During Phase 2, EpLink began a partnership with industry experts at Avertus Inc. to further innovation and commercial opportunities that can directly benefit the epilepsy community. Engineers at Avertus developed a wireless headset that a person with epilepsy can wear comfortably to monitor their brain waves using electroencephalography (EEG). This information is then sent directly to a computer or mobile device, where it can be reviewed by physicians and can also provide seizure warnings whenever needed. The headset is now being sold to researchers and will soon be approved for testing on patients with epilepsy. You can find more information about Avertus’ headset at https://www.avertus.ca/.

Drs. Berj Bardakjian and Carlen are developing and testing algorithms using artificial intelligence for scalp EEG identification of seizure onset state (warning) and occurrence with plans to combine with an EEG headset system. Also, using this technology, they are part of a competition to identify biomarkers for Sudden Unexpected Death in Epilepsy (SUDEP) from the scalp EEG. 

Dr. Liang Zhang has developed a unique mouse model of recurrent seizures most useful for the testing of seizure treatment strategies, including pharmacotherapy and brain stimulation paradigms.

Drs. Taufik Valiante, Jose Luis Perez-Velazquez and Roman Genov developed a method to anticipate seizures and to stop seizure generation using intracerebral electrical brain stimulation. The team developed a novel computer chip (Neural Interface Processor – or NURIP) that can be surgically placed within brains of people with epilepsy to deliver brain stimulation when a seizure is about to start. This method has been effective in stopping seizures in animals, and now, human studies have begun with hopes that it will have the same effect. Led by Dr. Valiante at Toronto Western Hospital, this study examines deep brain stimulation activity in patients with implanted intracranial electrodes at the epilepsy clinic. This study is ongoing and aims to develop machine learning approaches to detect when seizures start and deliver targeted stimulation to the brain to stop seizures from occurring.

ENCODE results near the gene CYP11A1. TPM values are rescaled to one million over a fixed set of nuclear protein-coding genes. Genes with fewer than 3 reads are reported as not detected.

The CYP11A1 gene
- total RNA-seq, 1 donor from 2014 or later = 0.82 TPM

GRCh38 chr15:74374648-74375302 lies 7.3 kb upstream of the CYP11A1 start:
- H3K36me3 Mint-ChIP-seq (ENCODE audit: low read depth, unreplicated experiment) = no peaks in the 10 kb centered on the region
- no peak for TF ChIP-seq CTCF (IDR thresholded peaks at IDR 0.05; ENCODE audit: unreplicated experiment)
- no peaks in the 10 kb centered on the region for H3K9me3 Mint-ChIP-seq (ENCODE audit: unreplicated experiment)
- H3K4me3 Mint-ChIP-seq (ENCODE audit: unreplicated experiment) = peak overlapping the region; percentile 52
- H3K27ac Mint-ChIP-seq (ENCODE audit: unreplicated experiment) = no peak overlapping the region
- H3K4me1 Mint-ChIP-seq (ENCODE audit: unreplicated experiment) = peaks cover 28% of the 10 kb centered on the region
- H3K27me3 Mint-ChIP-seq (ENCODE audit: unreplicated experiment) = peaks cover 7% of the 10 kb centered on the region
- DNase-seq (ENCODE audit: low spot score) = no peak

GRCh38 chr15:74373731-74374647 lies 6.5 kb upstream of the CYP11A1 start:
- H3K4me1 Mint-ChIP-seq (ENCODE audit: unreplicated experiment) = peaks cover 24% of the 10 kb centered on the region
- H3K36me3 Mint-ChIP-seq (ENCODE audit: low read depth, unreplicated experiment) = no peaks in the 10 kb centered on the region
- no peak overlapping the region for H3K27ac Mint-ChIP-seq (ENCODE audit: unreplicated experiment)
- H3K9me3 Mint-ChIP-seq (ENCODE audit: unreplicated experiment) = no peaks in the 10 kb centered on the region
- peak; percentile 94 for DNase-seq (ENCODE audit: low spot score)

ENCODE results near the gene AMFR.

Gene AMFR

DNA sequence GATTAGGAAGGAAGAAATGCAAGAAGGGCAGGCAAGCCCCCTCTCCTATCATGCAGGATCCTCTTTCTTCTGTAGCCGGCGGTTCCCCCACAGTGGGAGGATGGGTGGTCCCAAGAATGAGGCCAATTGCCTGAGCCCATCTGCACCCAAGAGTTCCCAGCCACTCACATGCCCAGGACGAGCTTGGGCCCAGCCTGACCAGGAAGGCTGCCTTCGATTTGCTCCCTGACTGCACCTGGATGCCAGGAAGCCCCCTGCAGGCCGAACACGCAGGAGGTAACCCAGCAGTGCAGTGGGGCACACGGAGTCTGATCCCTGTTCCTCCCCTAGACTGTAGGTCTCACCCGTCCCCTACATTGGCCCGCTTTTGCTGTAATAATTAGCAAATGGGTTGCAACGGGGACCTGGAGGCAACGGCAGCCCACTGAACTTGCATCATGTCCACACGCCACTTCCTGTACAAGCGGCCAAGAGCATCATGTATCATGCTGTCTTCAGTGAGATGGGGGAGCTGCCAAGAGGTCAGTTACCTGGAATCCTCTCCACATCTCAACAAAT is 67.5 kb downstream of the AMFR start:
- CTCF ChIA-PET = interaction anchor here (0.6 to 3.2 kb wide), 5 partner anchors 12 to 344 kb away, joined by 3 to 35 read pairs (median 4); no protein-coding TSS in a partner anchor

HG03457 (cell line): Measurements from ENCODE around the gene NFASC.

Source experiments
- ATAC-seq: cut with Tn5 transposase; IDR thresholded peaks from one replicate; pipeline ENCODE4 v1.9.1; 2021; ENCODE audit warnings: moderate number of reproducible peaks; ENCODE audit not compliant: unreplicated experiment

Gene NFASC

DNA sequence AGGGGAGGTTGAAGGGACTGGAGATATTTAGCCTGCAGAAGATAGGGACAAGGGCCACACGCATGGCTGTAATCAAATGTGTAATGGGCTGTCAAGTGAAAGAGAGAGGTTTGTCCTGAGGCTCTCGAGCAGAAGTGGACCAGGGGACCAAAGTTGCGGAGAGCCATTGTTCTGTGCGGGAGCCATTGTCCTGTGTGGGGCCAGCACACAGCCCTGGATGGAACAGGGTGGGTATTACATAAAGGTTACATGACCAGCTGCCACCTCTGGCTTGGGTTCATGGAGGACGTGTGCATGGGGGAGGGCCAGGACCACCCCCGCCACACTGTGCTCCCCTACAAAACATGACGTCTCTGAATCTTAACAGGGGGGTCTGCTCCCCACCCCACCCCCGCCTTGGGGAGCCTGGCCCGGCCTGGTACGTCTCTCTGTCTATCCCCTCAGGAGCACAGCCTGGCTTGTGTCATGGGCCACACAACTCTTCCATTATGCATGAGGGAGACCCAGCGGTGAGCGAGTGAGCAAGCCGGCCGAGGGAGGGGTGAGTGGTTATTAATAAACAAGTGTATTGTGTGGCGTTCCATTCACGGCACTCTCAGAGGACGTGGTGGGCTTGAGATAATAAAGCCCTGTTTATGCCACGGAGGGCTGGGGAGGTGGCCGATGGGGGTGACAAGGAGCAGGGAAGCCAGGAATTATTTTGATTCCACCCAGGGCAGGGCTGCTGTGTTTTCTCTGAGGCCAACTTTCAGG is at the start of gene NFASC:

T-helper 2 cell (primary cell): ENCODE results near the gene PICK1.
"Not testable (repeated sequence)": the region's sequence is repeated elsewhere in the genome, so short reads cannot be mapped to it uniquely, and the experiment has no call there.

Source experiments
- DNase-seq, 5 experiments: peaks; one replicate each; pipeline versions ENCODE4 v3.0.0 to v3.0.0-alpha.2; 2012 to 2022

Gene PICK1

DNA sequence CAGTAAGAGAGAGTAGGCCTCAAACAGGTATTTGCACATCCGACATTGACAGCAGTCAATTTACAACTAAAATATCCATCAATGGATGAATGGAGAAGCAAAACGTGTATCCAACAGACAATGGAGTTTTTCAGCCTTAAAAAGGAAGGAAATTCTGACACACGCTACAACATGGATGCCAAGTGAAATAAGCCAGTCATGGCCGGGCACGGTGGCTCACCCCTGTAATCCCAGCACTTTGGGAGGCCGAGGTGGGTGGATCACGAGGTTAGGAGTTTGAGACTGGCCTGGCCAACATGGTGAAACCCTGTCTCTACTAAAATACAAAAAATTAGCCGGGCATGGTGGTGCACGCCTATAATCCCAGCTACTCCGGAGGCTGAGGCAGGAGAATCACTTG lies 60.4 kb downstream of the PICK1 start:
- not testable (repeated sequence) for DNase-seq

Ultimately, results from these studies may help us understand how seizure activity develops and spreads, and may assist in the development of new technologies that decrease seizure frequency in people with living.


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